I’ve had the great opportunity to spend the week at the American Geophysical Union annual conference in San Francisco. It’s apparently the largest annual scientific conference in the world (with ~20,000 registered attendees this year!), covering a vast array of topics but focusing heavily on climate change and general global environmental change research. It has been a great experience to hear lectures first-hand from world-class scientists whose work I have previously read and cited, as well as to experience the latest and greatest science from such a wide variety of fields all at once. I highly recommend it to anyone with global-change-related research interests!
One of the themes that has come up several times in the climate lectures I’ve seen is how the IPCC has underestimated many aspects of the climate problem, e.g. that GHG emissions, Arctic sea ice melting rates, and sea level rise have all increased much faster than the associated mid-range IPCC estimates, and in many cases higher even than their worst-case scenarios. I was going to write something up on the topic, but just came across this summary:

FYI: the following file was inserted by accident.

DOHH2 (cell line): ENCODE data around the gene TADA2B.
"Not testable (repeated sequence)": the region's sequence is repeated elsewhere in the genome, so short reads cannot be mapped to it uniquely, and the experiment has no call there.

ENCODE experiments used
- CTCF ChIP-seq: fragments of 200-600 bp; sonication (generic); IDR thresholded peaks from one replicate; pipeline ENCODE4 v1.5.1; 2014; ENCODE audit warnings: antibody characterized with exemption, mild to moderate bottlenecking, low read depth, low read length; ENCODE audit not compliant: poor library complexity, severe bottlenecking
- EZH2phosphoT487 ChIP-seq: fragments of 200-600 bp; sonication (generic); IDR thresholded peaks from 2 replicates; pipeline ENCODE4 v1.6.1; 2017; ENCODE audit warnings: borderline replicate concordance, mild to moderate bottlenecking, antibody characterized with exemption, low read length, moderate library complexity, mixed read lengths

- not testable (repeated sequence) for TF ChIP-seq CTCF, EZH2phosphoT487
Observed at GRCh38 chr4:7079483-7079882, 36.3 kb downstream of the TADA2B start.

I don’t necessarily agree with every category they cite- overall global temperature rise and the potential for climate feedbacks are still very difficult problems and very active areas of research for which there is limited opportunity to compare IPCC estimates to subsequent real-world observations in a rigorous way. But based on the lectures I’ve seen, many of the other critiques mentioned in the article are right on the money.
The implication is that the organization has adopted a systematically conservative approach as a result of the way it’s structured, and out of disproportionate reaction to small errors that have been seized upon by the climate change denial movement. It’s very troubling to think that dire warnings from the climate change community that already generate such much knee-jerk opposition here in the US are in fact ‘rosy’ compared to what the most current science is telling us…